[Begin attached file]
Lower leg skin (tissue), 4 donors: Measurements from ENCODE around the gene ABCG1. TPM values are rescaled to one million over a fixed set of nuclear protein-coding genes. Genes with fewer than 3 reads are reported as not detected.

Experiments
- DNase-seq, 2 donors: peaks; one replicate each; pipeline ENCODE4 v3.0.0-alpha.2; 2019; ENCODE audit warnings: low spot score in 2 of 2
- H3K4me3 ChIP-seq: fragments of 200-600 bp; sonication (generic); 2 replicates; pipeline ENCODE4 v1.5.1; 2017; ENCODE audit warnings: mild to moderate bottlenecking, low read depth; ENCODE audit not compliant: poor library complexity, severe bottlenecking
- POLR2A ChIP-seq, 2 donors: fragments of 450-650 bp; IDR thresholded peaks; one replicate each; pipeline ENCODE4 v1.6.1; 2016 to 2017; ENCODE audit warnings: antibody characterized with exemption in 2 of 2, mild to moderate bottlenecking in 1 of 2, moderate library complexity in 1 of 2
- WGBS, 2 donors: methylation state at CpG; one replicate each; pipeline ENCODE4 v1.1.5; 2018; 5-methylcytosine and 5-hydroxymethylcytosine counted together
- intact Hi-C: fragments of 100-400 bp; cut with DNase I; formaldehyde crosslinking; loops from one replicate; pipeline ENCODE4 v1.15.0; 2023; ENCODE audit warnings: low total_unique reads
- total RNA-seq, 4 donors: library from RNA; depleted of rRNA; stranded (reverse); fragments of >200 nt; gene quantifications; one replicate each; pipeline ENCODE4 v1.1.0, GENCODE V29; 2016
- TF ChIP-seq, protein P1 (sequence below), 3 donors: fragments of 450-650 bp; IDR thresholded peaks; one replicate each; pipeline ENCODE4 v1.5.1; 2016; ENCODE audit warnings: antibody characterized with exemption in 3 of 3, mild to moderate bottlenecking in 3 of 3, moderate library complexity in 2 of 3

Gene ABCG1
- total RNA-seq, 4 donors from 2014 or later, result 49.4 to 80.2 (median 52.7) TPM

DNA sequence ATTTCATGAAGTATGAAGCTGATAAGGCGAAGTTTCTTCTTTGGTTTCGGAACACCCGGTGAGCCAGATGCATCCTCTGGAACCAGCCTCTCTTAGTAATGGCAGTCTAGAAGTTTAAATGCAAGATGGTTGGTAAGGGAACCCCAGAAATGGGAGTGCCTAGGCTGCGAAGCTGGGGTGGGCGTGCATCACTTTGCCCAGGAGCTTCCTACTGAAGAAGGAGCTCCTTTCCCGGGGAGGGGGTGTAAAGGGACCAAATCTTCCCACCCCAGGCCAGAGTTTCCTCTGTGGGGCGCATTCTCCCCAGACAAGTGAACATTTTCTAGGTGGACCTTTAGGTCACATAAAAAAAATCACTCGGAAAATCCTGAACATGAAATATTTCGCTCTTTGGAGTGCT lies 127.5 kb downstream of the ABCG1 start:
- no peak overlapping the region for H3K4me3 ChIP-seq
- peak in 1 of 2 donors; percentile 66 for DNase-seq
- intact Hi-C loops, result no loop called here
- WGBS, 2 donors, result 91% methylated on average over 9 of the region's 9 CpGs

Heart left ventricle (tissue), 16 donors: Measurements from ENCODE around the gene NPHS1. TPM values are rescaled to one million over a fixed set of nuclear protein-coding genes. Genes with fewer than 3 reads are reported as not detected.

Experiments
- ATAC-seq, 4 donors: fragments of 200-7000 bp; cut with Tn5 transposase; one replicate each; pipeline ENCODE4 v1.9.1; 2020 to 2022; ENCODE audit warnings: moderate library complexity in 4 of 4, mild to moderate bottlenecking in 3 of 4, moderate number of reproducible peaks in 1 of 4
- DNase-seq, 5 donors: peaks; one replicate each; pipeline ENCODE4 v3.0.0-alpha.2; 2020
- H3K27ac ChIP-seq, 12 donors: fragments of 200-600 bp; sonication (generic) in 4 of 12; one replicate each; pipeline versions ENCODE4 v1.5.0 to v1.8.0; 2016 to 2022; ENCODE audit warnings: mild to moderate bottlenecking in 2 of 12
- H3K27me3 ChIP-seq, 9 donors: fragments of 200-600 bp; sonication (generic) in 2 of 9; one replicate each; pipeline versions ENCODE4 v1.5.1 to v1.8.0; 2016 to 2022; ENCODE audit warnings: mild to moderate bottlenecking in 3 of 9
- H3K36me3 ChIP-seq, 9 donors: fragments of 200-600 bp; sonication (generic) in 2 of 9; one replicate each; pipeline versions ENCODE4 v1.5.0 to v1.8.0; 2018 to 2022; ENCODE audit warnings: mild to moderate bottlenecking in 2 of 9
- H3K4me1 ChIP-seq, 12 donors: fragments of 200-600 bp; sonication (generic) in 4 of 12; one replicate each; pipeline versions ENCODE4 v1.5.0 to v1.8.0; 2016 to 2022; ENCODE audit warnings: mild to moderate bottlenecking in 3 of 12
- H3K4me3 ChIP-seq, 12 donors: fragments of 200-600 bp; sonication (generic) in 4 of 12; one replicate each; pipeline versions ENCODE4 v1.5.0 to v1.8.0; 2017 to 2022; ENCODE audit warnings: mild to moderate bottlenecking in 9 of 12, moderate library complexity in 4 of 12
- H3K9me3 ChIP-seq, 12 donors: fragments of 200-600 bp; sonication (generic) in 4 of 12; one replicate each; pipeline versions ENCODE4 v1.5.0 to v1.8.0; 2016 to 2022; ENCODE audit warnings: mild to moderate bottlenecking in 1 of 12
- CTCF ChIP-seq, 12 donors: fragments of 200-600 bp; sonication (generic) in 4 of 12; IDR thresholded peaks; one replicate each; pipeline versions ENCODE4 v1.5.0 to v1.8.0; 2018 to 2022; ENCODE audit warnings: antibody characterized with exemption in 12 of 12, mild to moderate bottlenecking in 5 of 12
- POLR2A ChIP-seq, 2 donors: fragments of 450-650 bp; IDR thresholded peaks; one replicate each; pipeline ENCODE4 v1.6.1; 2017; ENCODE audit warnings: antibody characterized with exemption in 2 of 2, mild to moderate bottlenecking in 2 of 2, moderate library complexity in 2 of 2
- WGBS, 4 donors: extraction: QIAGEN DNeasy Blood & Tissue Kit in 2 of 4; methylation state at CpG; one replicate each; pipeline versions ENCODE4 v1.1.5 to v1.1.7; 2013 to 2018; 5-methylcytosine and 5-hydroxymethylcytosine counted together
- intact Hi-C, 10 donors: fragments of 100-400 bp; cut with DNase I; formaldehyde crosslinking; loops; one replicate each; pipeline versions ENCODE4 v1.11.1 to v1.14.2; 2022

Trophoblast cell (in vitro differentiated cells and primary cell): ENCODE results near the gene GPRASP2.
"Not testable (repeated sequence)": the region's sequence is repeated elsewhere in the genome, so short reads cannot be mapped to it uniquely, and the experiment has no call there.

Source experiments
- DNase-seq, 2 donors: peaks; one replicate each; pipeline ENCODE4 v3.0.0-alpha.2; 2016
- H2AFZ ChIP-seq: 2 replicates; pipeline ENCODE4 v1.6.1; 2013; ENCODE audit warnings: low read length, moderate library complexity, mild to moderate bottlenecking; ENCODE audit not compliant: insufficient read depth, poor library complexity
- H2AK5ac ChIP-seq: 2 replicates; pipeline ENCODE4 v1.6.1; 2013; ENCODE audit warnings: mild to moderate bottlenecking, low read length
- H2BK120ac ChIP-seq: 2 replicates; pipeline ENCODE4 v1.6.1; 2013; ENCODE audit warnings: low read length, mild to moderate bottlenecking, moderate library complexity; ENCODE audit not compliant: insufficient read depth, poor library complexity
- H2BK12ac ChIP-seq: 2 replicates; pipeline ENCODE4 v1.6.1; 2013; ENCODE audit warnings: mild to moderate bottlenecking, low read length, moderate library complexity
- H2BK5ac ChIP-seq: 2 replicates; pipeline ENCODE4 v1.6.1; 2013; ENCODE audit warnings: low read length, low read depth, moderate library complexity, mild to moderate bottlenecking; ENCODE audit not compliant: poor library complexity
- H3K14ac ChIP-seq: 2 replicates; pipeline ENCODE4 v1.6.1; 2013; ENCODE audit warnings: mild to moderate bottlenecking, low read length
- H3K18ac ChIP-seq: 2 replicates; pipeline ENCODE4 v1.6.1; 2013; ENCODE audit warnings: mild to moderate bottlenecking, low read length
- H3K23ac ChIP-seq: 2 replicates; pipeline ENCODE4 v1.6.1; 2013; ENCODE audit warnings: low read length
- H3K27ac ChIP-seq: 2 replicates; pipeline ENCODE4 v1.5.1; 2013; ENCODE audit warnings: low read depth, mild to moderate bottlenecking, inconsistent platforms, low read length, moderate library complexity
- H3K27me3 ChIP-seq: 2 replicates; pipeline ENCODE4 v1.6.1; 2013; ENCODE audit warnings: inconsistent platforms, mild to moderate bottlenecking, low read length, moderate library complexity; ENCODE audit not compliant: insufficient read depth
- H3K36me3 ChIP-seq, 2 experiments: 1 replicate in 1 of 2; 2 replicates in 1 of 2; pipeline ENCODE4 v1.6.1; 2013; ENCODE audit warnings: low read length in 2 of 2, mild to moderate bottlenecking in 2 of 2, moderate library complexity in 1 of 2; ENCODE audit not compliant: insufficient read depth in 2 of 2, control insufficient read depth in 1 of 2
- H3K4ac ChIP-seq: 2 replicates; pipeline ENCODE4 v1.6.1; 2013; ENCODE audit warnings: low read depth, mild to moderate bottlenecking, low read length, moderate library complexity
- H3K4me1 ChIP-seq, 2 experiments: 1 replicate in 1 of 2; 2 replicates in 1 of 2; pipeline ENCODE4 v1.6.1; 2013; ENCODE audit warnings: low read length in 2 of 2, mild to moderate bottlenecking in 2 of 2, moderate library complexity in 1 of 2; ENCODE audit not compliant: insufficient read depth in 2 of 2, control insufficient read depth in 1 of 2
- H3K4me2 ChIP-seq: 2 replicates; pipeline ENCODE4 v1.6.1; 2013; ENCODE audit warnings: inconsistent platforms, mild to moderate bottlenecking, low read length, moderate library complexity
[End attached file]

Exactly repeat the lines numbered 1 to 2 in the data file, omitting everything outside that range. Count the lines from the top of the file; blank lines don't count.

Lower leg skin (tissue), 4 donors: Measurements from ENCODE around the gene ABCG1. TPM values are rescaled to one million over a fixed set of nuclear protein-coding genes. Genes with fewer than 3 reads are reported as not detected.

Experiments